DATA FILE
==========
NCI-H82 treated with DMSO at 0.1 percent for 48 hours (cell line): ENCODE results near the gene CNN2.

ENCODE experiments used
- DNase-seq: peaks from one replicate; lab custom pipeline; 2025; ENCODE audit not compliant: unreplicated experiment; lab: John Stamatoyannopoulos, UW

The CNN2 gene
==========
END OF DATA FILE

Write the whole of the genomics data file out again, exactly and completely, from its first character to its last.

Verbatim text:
NCI-H82 treated with DMSO at 0.1 percent for 48 hours (cell line): ENCODE results near the gene CNN2.

ENCODE experiments used
- DNase-seq: peaks from one replicate; lab custom pipeline; 2025; ENCODE audit not compliant: unreplicated experiment; lab: John Stamatoyannopoulos, UW

The CNN2 gene